• Dorcas Alexander

      Hi Alice, Good question. Assuming that you’re using GA event tracking to capture downloads of whitepapers and views of videos, and you’re collecting goal data in GA for those events, what is the best way to set values for those goal completions? Entering goal values helps you compare visitors and traffic sources beyond simply looking at their conversion rates, but it can be tricky to combine goal values based on actual dollar amounts with purely speculative goal values. For example, you may estimate the value of a lead based on the the average value of a sale, multipled by the percentage of leads that turn into sales. But you’d need a fair amount of data, not readily available in GA, to estimate a comparable dollar value for the effect of reading whitepapers and viewing videos. (One way to try to get this data in GA would be to assign a visitor-scoped custom variable at the same time you track a whitepaper or video event, then segment for visits from those visitors to see how many of them eventually filled out the lead form.) In the meantime, I suggest setting up goals for secondary events like downloads and videos in a new profile, where the speculative goal values won’t be mixed with the actual dollar values of leads. The values will still look like dollars but you can think of them as “points” and weight them relative to each other. Use what you know about your business (or even ask a few customers) to get an idea what types of online engagement indicate more interest and are more likely to produce leads, and weight them accordingly. Only copy the goals to your main profile after you have enough data to better estimate an actual dollar value for these types of activities.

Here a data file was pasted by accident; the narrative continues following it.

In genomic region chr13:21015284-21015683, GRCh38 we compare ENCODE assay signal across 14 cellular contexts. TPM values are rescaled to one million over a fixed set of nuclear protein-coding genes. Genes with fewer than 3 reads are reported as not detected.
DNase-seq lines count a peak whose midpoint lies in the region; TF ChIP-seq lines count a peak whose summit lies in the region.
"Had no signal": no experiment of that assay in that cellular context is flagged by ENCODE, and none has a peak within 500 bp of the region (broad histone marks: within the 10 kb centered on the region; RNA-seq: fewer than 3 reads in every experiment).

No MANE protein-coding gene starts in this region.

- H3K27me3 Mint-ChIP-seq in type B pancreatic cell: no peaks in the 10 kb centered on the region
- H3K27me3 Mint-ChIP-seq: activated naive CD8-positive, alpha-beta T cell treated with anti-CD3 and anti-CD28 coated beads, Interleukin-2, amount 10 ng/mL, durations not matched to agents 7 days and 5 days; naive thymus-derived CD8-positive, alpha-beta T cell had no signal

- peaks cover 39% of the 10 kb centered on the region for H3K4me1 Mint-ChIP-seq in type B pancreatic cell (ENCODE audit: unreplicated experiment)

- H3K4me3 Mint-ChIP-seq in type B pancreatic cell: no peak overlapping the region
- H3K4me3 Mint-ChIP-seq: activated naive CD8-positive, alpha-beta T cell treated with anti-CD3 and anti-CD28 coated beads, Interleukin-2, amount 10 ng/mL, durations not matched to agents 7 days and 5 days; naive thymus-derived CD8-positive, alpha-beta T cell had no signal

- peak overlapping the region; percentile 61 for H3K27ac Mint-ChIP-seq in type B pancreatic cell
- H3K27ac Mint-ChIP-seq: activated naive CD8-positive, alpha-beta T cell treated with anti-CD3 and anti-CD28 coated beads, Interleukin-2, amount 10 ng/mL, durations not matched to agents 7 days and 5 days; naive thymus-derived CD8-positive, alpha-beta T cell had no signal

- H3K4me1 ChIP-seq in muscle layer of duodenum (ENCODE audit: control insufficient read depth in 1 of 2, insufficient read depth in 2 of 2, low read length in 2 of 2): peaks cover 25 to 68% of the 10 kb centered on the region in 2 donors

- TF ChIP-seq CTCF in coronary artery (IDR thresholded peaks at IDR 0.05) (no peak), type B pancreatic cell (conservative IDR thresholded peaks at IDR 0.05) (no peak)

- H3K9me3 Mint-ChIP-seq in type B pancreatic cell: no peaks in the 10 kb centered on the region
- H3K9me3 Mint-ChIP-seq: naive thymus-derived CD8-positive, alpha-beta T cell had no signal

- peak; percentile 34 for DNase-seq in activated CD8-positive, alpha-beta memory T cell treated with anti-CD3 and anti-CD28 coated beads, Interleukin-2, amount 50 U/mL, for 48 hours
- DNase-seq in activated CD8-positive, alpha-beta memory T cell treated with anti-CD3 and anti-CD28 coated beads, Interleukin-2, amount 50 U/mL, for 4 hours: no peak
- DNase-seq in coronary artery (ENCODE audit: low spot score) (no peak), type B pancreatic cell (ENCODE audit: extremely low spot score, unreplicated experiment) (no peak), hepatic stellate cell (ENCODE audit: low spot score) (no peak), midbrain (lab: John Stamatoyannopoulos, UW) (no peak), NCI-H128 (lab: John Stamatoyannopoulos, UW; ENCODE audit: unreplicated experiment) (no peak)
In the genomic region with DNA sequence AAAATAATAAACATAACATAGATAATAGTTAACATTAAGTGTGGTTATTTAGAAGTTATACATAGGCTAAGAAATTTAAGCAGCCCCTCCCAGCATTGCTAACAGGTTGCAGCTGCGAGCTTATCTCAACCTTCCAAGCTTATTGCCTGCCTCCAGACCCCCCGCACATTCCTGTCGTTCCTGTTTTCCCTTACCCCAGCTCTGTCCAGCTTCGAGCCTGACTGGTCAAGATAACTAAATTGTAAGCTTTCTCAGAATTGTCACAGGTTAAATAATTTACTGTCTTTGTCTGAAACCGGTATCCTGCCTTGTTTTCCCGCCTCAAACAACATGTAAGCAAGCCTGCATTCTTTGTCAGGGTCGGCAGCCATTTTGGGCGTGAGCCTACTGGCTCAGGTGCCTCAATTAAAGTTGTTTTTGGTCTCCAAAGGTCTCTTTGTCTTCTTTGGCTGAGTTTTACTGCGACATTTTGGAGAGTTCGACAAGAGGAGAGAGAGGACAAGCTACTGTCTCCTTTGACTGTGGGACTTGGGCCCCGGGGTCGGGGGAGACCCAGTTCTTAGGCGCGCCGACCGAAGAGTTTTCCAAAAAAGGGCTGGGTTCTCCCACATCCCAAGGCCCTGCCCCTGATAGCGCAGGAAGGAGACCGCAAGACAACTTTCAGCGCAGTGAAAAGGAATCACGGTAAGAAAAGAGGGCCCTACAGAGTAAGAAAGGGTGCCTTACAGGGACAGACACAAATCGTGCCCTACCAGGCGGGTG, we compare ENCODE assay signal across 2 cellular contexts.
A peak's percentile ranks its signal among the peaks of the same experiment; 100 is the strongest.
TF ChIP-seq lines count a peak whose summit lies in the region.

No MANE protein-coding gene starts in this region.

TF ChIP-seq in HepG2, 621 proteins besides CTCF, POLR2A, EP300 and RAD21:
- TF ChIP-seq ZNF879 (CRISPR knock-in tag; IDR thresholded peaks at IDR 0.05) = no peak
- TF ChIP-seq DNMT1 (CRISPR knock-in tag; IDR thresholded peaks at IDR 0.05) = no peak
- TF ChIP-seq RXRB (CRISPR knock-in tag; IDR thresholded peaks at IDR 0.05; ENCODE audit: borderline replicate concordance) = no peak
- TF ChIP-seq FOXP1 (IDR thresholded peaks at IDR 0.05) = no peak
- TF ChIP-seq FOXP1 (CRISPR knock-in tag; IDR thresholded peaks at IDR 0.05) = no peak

• alice

    Thank you Dorcas, I will give it a try.